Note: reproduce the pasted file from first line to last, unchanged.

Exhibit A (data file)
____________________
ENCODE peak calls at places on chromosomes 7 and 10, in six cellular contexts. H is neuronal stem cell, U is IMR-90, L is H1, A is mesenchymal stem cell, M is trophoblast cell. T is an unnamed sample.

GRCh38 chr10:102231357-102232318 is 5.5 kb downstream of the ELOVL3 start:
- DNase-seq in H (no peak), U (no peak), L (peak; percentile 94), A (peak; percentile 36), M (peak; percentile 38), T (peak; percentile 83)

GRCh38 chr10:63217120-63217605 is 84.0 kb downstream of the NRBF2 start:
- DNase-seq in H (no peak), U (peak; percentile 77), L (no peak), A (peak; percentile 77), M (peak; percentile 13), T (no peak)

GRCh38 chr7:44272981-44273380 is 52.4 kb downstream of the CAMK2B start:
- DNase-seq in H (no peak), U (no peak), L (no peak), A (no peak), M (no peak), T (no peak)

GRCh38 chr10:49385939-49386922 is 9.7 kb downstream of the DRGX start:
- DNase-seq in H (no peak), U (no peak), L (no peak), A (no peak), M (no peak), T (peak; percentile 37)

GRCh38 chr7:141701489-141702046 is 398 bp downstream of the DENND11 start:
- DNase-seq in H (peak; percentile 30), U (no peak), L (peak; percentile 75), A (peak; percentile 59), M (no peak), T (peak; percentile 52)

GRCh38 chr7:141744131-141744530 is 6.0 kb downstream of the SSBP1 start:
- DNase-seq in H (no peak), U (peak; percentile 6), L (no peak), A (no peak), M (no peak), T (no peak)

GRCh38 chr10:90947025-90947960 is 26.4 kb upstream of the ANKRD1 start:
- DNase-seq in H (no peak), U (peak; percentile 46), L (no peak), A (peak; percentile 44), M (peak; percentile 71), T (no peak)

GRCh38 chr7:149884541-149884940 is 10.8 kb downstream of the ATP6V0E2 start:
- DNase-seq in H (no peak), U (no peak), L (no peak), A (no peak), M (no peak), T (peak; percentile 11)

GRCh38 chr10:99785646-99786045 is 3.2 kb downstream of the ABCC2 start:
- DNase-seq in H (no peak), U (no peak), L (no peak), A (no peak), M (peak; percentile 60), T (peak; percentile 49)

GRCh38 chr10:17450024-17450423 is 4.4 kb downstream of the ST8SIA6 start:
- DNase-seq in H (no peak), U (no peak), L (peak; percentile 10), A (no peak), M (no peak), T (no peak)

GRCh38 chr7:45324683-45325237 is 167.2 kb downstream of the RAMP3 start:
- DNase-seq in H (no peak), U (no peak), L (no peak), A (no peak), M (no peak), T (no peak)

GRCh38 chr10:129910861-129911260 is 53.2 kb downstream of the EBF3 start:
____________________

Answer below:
ENCODE peak calls at places on chromosomes 7 and 10, in six cellular contexts. H is neuronal stem cell, U is IMR-90, L is H1, A is mesenchymal stem cell, M is trophoblast cell. T is an unnamed sample.

GRCh38 chr10:102231357-102232318 is 5.5 kb downstream of the ELOVL3 start:
- DNase-seq in H (no peak), U (no peak), L (peak; percentile 94), A (peak; percentile 36), M (peak; percentile 38), T (peak; percentile 83)

GRCh38 chr10:63217120-63217605 is 84.0 kb downstream of the NRBF2 start:
- DNase-seq in H (no peak), U (peak; percentile 77), L (no peak), A (peak; percentile 77), M (peak; percentile 13), T (no peak)

GRCh38 chr7:44272981-44273380 is 52.4 kb downstream of the CAMK2B start:
- DNase-seq in H (no peak), U (no peak), L (no peak), A (no peak), M (no peak), T (no peak)

GRCh38 chr10:49385939-49386922 is 9.7 kb downstream of the DRGX start:
- DNase-seq in H (no peak), U (no peak), L (no peak), A (no peak), M (no peak), T (peak; percentile 37)

GRCh38 chr7:141701489-141702046 is 398 bp downstream of the DENND11 start:
- DNase-seq in H (peak; percentile 30), U (no peak), L (peak; percentile 75), A (peak; percentile 59), M (no peak), T (peak; percentile 52)

GRCh38 chr7:141744131-141744530 is 6.0 kb downstream of the SSBP1 start:
- DNase-seq in H (no peak), U (peak; percentile 6), L (no peak), A (no peak), M (no peak), T (no peak)

GRCh38 chr10:90947025-90947960 is 26.4 kb upstream of the ANKRD1 start:
- DNase-seq in H (no peak), U (peak; percentile 46), L (no peak), A (peak; percentile 44), M (peak; percentile 71), T (no peak)

GRCh38 chr7:149884541-149884940 is 10.8 kb downstream of the ATP6V0E2 start:
- DNase-seq in H (no peak), U (no peak), L (no peak), A (no peak), M (no peak), T (peak; percentile 11)

GRCh38 chr10:99785646-99786045 is 3.2 kb downstream of the ABCC2 start:
- DNase-seq in H (no peak), U (no peak), L (no peak), A (no peak), M (peak; percentile 60), T (peak; percentile 49)

GRCh38 chr10:17450024-17450423 is 4.4 kb downstream of the ST8SIA6 start:
- DNase-seq in H (no peak), U (no peak), L (peak; percentile 10), A (no peak), M (no peak), T (no peak)

GRCh38 chr7:45324683-45325237 is 167.2 kb downstream of the RAMP3 start:
- DNase-seq in H (no peak), U (no peak), L (no peak), A (no peak), M (no peak), T (no peak)

GRCh38 chr10:129910861-129911260 is 53.2 kb downstream of the EBF3 start: